The t-shirt is considered the classic, default piece of clothing, but its prevalence in popular fashion is actually quite recent. Not invented until the 1920s, it didn't even become common until the 1960s. Today, of course, it is perhaps the most common item of clothing around the world. It's use in promotional clothing both helped it rise to popularity and become as widespread as it is today.
The origins of the t-shirt are much disputed and, most likely, the design actually originated in several places around the same time. Labourers and military men used the t-shirt way back in the 19th century. It was simply a way to stay covered but cool in hot weather. Later, the idea of a t-shirt came into popular culture through World War I. American troops saw European soldiers adjusting to warmer weather by wearing lightweight, button-less, collarless undershirts made of white cotton. From there, the new design was included in American military uniforms as early as the Second World War in the 1940s. At this point, a t-shirt was considered underwear equivalent to a bra for a woman. A man would surely not be seen outside of his home in such a casual item!
It was in the 1950s that Hollywood introduced the rugged white t-shirt look to Americans. The tough greasers of the decade showed up on screen wearing nothing but their undershirt, looking rough and dangerous. Through these classic movies, the t-shirt was well on its way to becoming an everyday item of clothing rather than an undergarment.
Remember that up until this time, any sort of graphic or writing on an item of clothing would be minimal. Most clothes at the time were made of non-synthetic fabric of all one colour or with a subtle pattern. Whereas today words and graphics can be printed on every item of clothing from head to toe, just fifty years ago it was hard or impossible to find anything with a graphic. Embellishment was minimal and usually done through embroidery. Even including a brand name on the outside of clothing was unusual until mid-century.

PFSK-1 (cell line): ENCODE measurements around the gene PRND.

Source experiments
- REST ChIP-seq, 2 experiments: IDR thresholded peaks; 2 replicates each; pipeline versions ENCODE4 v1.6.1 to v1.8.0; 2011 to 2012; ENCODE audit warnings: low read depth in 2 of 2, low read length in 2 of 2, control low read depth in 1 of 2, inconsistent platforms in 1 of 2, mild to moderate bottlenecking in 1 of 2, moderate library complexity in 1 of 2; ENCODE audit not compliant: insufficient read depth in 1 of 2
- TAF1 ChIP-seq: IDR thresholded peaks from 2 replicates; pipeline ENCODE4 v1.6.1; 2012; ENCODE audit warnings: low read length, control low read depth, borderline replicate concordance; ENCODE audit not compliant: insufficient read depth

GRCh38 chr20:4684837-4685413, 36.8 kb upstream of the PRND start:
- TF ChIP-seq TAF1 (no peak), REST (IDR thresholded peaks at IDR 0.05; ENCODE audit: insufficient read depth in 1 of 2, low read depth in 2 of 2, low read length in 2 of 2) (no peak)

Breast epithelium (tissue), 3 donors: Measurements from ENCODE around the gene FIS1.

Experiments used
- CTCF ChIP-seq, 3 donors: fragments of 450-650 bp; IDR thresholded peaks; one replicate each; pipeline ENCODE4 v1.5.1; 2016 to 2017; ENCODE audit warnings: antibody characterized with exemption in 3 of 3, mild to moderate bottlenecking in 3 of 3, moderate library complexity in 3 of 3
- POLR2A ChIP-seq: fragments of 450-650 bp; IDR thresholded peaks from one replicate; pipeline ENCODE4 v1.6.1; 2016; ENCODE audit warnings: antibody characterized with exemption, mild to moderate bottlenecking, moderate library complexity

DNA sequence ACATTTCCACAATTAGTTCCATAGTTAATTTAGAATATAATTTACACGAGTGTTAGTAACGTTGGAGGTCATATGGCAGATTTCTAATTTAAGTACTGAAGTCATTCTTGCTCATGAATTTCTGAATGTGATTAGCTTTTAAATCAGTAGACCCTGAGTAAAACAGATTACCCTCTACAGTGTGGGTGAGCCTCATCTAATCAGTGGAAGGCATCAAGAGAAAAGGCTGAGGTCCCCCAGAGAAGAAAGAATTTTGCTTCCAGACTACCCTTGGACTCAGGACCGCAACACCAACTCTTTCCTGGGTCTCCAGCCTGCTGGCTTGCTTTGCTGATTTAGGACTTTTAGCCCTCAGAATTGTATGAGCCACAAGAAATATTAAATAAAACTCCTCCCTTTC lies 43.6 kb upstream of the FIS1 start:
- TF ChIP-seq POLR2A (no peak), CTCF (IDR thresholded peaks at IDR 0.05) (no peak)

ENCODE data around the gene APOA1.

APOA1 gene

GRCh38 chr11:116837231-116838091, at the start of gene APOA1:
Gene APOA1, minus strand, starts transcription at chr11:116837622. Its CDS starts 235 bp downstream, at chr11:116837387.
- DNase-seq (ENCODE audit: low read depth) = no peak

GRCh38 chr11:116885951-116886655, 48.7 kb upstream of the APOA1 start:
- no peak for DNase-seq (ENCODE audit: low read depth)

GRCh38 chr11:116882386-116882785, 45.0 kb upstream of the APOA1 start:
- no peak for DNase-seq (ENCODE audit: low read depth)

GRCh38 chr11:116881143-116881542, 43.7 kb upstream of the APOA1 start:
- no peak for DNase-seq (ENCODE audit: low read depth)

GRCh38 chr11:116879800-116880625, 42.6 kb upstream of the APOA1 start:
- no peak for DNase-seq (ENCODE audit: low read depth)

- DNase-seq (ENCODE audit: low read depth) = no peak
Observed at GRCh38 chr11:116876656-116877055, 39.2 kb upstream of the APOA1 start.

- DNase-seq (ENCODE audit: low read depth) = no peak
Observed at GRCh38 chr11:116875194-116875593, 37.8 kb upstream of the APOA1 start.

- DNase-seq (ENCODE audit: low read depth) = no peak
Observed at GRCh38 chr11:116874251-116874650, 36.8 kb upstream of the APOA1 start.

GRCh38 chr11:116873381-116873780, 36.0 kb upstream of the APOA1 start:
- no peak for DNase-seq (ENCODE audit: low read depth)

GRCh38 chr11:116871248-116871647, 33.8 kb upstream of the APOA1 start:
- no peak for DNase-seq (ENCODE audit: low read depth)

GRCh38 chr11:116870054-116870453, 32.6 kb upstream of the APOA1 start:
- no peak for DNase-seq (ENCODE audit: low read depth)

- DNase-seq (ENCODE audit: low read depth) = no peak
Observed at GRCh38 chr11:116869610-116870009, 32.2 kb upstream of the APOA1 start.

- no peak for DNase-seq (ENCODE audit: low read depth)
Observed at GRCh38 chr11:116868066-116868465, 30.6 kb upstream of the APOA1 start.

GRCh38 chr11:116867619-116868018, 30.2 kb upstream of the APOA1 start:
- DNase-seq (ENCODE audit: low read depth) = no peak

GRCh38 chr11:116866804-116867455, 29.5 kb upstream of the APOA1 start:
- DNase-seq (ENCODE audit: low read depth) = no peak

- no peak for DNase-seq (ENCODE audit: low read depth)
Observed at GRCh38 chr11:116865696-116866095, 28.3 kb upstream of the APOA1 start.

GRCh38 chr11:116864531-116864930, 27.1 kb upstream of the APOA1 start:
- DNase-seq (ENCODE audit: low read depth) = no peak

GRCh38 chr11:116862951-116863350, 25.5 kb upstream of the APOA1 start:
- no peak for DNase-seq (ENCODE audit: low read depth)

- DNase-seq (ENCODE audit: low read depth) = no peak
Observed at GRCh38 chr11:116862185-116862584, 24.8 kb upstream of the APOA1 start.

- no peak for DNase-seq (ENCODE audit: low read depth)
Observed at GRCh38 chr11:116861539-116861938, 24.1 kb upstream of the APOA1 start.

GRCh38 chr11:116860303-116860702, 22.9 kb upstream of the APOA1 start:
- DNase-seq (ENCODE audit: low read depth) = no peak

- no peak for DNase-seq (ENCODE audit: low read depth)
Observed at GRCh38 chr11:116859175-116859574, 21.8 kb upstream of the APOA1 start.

A couple of things brought us to the graphic tee of today. For one thing, in the 1960s the massive youth movement started harnessing the power of customizing their own clothing. Their techniques included tie-dying and screen printing, both ideal when done with pure cotton cloth such as that of a t-shirt. Already a cultural icon of rebellion thanks to James Dean and his contemporaries, in the 1960s it morphed from a sign of rebellion to a classic symbol of youth. As rock and roll took over, bands started making screen printed t-shirts for fans. Around the same time, pro sports teams realized they too could be making money on merchandise. This article is sponsored by Hongxing Machinery specializing in mining equipment manufacturing such as jaw crusher and mobile crusher.
Today, the t-shirt has continued to be a unique way to communicate with the Western culture as a whole. Celebrities have worn t-shirts with particular logos and words to cause an uproar or awareness. Messages of political, personal and cultural import are printed on t-shirts worldwide to build unity, create identity and advertise. It is a staple of the casual, daily outfit of people of all ages.